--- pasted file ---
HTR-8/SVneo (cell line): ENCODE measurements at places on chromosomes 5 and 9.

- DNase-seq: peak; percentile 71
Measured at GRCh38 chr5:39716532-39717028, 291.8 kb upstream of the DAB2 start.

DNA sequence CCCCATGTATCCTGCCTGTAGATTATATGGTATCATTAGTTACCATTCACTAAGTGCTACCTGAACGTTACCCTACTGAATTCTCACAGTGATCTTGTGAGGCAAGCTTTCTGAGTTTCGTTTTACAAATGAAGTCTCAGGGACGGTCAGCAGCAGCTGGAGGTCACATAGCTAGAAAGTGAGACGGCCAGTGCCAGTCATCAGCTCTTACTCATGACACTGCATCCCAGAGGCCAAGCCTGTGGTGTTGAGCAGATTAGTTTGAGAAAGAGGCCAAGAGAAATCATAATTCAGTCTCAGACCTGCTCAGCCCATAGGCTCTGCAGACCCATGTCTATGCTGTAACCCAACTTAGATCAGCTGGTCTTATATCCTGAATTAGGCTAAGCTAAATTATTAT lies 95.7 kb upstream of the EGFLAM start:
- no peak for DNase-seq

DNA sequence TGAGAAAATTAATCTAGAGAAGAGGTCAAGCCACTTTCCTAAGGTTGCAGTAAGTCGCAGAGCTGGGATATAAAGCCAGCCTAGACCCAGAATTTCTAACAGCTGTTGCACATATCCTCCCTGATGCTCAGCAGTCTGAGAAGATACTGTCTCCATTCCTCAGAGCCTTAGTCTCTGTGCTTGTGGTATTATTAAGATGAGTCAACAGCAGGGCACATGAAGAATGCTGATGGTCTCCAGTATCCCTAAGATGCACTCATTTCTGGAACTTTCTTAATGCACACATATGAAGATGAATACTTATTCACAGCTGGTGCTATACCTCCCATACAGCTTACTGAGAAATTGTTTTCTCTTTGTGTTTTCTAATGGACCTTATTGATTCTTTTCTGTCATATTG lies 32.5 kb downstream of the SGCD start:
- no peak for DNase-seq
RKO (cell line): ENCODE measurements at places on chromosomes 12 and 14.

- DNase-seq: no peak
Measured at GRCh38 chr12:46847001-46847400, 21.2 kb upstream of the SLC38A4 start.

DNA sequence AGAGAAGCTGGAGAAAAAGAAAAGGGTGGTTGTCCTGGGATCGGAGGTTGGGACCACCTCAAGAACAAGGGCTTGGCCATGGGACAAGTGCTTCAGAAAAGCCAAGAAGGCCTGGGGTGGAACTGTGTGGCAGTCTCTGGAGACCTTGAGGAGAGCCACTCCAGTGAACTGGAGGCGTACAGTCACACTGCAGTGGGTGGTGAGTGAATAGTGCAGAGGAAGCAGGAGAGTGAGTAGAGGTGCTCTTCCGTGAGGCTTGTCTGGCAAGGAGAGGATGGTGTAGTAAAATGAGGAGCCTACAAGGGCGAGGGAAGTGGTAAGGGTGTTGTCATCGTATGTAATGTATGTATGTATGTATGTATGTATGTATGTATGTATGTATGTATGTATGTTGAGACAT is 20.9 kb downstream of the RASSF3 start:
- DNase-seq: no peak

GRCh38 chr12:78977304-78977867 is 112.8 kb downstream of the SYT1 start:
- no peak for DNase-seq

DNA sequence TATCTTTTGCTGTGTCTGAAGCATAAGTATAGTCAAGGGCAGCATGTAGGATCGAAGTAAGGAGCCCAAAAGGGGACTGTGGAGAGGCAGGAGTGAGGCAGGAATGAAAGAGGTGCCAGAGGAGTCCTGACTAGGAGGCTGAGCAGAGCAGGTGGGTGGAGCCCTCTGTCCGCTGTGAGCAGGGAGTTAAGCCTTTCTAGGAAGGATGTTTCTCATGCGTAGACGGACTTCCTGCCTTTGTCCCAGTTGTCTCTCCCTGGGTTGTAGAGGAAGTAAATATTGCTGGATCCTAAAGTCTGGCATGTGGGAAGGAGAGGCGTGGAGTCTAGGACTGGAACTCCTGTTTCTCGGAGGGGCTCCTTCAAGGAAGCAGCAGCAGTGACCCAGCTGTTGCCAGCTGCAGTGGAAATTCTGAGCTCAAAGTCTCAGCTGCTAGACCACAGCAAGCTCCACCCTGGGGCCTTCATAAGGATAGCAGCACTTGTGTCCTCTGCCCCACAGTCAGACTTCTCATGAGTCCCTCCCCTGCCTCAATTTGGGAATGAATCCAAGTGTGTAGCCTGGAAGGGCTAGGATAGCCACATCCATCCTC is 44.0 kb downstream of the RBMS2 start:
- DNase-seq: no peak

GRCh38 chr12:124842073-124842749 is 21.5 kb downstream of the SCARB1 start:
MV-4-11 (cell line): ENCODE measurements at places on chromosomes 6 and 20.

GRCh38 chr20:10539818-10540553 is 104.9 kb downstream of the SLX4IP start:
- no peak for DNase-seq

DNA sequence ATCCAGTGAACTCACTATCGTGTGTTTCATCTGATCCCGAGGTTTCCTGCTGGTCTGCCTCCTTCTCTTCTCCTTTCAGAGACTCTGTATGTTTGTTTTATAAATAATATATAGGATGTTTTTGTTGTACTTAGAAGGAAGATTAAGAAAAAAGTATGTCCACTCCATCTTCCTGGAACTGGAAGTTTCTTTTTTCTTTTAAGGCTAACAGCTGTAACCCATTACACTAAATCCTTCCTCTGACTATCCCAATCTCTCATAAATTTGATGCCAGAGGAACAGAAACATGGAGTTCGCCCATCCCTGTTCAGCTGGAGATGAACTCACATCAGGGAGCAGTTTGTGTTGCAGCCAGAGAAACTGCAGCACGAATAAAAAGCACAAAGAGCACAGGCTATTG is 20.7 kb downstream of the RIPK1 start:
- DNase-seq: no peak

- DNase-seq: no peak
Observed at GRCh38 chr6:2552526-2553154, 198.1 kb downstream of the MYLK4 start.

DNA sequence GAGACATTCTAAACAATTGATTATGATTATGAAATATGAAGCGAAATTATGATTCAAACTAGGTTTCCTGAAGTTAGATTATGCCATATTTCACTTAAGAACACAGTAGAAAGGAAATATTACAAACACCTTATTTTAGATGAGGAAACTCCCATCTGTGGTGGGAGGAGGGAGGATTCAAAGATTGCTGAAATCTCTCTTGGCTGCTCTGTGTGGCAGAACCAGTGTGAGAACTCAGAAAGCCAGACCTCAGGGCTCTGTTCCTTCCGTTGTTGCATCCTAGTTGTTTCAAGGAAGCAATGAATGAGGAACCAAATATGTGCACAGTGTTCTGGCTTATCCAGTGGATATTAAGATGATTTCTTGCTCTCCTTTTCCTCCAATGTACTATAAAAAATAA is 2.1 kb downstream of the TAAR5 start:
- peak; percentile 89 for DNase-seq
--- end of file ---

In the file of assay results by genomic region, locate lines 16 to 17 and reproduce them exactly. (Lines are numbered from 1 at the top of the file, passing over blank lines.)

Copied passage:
- DNase-seq: no peak

GRCh38 chr12:124842073-124842749 is 21.5 kb downstream of the SCARB1 start: